Hazel and his partner had bought their 387-acre tract shortly before the study began, and from the first, Hazel's staff lobbied for an alignment that would provide an interchange on his land, according to state officials and the consultants.
"We knew that Hazel's people wanted that thing through there," said William J. Novak, a planner with Tippetts-Abbett-McCarthy-Stratton in Washington. "They came, they initiated contacts with us and they were pretty much in touch with us throughout the project."
The state initially selected Hazel's land as one of three possible alignments, with the support of the consultant. But the situation changed when the county picked a site east of the land for its new government center.
Hazel had tried to sell the county some of his own land for the complex, and he says controversy over the route could have been avoided if county officials had listened to him.
"The county got so preoccupied with not dealing with Hazel and Peterson that they went off and bought a second-rate piece of property," Hazel said last week. "Then they had to put a squiggle in the road."
That squiggle took the interchange away from Hazel's property -- although two miles of the bypass would still pass through other lands he owns -- and became one of two focal points of the state-county dispute.
The county and planners agreed that the squiggle would save several neighborhoods from being split by the highway, preventing what the consultant called "severe community impacts."
But Wrench, Hazel and state engineers argued that the county route was too circuitous. In addition, state planners said openly that it would not properly serve Hazel's development, which most county officials want to encourage.
"We don't usually talk directly to Hazel so much as working with his planners and engineers," said state highway planner Michael O'Neal. "From what I understand . . . he intends to build more than what's at Tysons Corner."
Given those plans, O'Neal said the state commission felt it should put the interchange near Hazel's land to avoid Tysons-style traffic jams.
Unlike O'Neal, Wrench said he talks with Hazel frequently. "We've been close associates, friends, for a long time," said Wrench, a former chamber of commerce president and unsuccessful Republican candidate for county board chairman.
Hazel was once on the board of directors of one of Wrench's companies and Wrench employs Hazel as his lawyer, he said last week. Fellow Republicans, they both supported Gov. John N. Dalton, who appointed Wrench to the commission.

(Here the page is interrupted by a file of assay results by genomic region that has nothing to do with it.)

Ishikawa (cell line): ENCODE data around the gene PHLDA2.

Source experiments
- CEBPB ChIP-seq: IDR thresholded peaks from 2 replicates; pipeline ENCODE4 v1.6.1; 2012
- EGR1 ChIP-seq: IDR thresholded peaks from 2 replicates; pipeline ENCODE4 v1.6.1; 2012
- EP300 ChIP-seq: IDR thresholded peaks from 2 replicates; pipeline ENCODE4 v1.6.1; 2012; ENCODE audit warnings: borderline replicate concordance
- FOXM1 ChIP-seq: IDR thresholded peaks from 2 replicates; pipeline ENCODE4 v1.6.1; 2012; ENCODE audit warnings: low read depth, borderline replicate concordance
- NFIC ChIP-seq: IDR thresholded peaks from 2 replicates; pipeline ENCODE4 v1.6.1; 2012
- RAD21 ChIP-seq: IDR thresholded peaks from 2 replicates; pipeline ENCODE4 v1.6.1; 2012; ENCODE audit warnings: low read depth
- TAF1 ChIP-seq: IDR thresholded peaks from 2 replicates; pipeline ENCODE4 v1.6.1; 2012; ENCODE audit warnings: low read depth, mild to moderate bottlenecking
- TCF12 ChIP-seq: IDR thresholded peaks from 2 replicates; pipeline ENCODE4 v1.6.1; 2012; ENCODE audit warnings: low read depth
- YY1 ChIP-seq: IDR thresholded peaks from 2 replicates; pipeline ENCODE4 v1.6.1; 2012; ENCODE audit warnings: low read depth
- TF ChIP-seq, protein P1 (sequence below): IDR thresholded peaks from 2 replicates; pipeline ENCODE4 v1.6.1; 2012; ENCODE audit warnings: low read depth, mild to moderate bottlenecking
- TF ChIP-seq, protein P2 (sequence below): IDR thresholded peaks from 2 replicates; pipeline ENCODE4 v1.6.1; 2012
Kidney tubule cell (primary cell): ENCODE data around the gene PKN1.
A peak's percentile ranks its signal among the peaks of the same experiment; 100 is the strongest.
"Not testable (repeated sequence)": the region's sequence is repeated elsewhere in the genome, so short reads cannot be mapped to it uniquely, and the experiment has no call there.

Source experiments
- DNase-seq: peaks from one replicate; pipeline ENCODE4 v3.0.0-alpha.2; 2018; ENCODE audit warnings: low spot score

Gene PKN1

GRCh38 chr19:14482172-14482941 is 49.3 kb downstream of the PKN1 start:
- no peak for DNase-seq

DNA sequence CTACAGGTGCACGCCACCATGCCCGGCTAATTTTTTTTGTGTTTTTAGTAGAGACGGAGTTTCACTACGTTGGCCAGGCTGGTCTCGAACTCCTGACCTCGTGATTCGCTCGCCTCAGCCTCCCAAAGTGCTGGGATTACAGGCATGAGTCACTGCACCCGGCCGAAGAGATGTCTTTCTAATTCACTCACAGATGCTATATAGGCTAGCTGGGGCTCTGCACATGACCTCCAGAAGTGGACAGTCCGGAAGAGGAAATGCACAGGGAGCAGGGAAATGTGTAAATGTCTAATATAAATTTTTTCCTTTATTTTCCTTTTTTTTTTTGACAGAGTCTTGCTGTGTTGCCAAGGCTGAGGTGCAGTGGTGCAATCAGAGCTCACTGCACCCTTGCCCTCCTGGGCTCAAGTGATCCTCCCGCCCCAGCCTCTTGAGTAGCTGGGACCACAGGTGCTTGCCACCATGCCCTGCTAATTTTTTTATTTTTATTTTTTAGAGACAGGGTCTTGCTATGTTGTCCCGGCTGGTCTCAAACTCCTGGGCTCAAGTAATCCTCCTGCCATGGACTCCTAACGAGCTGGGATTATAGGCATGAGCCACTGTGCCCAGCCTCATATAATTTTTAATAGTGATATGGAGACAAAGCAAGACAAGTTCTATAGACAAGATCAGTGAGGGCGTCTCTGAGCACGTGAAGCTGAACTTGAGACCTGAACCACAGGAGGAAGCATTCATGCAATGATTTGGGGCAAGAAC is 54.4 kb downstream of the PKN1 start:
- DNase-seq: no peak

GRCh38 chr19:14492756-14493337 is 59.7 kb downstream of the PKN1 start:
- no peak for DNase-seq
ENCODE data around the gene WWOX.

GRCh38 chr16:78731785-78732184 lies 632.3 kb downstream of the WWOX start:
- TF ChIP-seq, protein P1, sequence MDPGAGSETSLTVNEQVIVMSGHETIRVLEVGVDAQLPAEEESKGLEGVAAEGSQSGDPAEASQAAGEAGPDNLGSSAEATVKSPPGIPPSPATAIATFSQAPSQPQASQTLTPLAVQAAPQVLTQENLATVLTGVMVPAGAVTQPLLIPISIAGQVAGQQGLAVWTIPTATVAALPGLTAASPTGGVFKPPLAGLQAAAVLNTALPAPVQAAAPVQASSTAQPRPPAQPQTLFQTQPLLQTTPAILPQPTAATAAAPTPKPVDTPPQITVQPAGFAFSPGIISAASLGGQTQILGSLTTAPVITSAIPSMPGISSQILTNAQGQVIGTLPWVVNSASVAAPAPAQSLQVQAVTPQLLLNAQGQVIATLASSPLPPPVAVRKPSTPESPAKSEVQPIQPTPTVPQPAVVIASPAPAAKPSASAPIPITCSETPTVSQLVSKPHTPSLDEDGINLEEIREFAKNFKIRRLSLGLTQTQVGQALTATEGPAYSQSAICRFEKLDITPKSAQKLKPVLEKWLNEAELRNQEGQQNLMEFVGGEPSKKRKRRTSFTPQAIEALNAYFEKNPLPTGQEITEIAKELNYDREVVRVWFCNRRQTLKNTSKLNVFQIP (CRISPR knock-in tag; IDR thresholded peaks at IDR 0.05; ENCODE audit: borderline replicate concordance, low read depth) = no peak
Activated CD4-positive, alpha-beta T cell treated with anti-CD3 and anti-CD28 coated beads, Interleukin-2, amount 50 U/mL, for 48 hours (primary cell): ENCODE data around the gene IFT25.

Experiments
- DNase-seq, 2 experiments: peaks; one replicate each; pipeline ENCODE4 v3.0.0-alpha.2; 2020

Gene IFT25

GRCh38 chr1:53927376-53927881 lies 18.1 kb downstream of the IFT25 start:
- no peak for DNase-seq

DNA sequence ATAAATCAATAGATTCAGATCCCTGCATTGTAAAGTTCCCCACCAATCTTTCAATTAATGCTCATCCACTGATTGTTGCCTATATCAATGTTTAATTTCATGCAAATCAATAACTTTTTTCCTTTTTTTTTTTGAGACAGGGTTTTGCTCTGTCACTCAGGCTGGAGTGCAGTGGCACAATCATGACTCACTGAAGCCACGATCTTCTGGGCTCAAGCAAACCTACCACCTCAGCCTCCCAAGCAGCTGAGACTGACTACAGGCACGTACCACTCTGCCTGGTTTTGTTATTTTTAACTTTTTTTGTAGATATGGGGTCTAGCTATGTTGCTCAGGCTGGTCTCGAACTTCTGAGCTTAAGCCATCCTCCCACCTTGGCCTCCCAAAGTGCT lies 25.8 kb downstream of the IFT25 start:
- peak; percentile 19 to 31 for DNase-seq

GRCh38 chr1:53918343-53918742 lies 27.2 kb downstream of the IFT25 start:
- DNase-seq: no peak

But Wrench said he made his decision on the I-66 interchange solely on the advice of his department's transportation planners. "If somebody could show me where this was not the best decision from a transportation standpoint, I would feel uncomfortable," Wrench said.
The same reasoning applied to Wrench's decision on the rerouting near his own property, he said, although county officials want the bypass to hook up with Shirley Highway further to the north.
"If you do it their the state's way, then there's no point in building the road between 123 and Shirley Highway at all," said Annandale Supervisor Audrey Moore. She argued that commuters heading toward the District would not detour two miles south to Newington, but would instead leave the bypass and drive through the congested Springfield streets that the bypass was originally planned to avoid.
State officials say the county's proposed interchange would be too congested and too close to the Capital Beltway interchange to withstand additional traffic.
"The overriding factor which controls the location of the Bypass in this area is the tie-in to the existing interchange of Rte. 95," State Highway Commissioner Harold C. King wrote to Wrench in a letter dated Aug. 19. "The benefit to your business property, if any, which might result if the Department's recommendation is adopted will be insignificant."
As he studied an official highway map in his Fullerton Road office last week, Wrench said he might have been wrong when he ackowledged the bypass would increase the value of his property.
"If I was going to be selfish about it, I might not want Fullerton Road completed," Wrench said. "What do I need all that traffic coming in here?"
But several real estate experts say access to the road could only help. And the consultant's environmental impact study concluded that property along the bypass route would increase in value by between $197 million and $260 million.